Diagnosis and management of pelvic inflammatory disease in Australia

Researcher

Project Details

Pelvic inflammatory disease (PID) is a serious reproductive health issue in women that can cause infertility. Occurring when microbes ascend to the upper genital tract, PID often follows sexually transmitted infections, particularly chlamydia.  PID pathophysiology varies and can present to a range of health settings, creating potential for misdiagnosis or incorrect treatment.  The incidence of PID in Australia overall and from chlamydia is unknown. This research seeks to improve the evidence base upon which PID diagnosis and treatment in Australia is made.  Quantitative data from primary and hospital settings across a range of geographic regions will be collected and analysed to focus on improving understanding of the incidence, characteristics and pathogens associated with a PID diagnosis and on assessing PID diagnosis and management practices in Australia.  Findings will be used to identify areas of focus to improve PID diagnosis and management in the Australian clinical setting.

Researchers

Professor Jane Hocking

Dr Alysha de Livera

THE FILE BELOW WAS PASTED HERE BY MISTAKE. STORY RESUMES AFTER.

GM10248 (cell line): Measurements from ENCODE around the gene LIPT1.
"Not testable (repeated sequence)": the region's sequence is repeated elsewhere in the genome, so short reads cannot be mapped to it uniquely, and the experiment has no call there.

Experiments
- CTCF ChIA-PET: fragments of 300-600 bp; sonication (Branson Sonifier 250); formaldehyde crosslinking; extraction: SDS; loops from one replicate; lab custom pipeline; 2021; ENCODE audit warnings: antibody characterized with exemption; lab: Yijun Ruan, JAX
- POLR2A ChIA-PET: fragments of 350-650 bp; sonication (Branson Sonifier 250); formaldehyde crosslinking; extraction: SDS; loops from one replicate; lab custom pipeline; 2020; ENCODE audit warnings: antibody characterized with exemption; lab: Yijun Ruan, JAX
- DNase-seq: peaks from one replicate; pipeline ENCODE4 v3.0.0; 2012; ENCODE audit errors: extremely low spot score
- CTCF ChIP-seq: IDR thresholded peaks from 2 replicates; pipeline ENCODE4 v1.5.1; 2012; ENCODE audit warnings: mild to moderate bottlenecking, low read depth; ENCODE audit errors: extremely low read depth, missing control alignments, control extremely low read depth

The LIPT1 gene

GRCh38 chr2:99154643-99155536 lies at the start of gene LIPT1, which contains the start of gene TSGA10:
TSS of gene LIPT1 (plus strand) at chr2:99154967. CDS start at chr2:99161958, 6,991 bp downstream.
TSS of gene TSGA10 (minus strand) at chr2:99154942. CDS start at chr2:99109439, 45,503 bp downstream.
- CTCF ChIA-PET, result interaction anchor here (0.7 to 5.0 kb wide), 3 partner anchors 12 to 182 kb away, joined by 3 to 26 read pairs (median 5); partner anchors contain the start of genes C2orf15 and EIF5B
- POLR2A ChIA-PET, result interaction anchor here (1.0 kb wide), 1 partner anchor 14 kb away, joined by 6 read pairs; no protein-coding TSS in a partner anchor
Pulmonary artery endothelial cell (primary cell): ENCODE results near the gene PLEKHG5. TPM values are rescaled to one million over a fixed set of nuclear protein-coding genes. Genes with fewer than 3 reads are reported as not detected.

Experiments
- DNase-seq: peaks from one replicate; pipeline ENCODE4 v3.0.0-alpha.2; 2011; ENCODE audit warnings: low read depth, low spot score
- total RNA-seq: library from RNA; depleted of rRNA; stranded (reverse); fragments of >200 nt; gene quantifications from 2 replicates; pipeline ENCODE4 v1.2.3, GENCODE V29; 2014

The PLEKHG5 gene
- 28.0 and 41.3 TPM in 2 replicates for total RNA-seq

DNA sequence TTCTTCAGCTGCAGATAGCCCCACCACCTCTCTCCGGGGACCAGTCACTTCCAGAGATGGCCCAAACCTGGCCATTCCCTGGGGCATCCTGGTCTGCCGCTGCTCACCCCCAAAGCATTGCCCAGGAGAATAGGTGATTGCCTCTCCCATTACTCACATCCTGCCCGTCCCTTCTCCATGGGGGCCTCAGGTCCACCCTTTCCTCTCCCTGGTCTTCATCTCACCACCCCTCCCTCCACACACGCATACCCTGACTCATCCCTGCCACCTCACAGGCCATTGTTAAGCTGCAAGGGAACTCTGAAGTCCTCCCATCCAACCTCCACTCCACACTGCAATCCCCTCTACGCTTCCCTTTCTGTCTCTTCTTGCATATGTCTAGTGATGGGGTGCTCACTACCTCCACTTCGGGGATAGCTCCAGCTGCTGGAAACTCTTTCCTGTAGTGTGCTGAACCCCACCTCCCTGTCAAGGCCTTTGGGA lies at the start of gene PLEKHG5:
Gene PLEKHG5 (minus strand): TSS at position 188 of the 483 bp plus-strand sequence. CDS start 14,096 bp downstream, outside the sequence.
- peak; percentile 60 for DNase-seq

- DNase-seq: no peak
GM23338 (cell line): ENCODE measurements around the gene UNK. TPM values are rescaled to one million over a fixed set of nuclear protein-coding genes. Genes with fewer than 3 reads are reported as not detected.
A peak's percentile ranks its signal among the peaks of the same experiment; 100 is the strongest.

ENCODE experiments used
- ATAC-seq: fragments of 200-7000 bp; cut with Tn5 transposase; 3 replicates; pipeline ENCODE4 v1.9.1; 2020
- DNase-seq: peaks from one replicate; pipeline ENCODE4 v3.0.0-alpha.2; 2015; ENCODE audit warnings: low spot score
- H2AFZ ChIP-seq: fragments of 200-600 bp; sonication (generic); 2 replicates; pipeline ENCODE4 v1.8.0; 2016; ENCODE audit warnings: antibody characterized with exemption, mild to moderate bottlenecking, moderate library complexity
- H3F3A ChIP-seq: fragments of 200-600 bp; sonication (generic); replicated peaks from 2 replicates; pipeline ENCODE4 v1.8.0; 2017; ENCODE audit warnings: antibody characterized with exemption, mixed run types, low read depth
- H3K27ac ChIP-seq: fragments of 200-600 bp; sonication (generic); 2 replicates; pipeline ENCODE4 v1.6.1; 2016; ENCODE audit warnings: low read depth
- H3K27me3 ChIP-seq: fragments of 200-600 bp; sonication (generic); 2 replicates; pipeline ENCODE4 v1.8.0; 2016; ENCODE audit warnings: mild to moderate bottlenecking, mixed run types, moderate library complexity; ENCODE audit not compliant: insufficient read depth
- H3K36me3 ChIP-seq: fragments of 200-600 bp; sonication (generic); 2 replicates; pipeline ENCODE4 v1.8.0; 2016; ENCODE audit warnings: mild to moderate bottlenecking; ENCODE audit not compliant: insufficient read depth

Jane Goller

Collaborators

Melbourne Sexual Health Centre

The Kirby Institute, University of NSW, Sydney

Research Publications

Goller JL, De Livera AM, Fairley CK, et al. Population attributable fraction of pelvic inflammatory disease associated with chlamydia and gonorrhoea: a cross-sectional analysis of Australian sexual health clinic data. STI. doi:10.1136/sextrans-2015-052195

Goller JL, Fairley CK, Bradshaw CS, et al. Characteristics of pelvic inflammatory disease where no sexually transmitted infection is identified: a cross-sectional analysis of routinely collected sexual health clinic data? STI, doi:10.1136/sextrans-2016-052553

Research Group

Sexual Health



Faculty Research Themes

Infection and Immunology

School Research Themes

Disparities, disadvantage and effective health care, Screening and early detection of disease



Key Contact

For further information about this research, please contact the research group leader.

Department / Centre

Centre for Epidemiology and Biostatistics Research

Unit / Centre

Sexual Health


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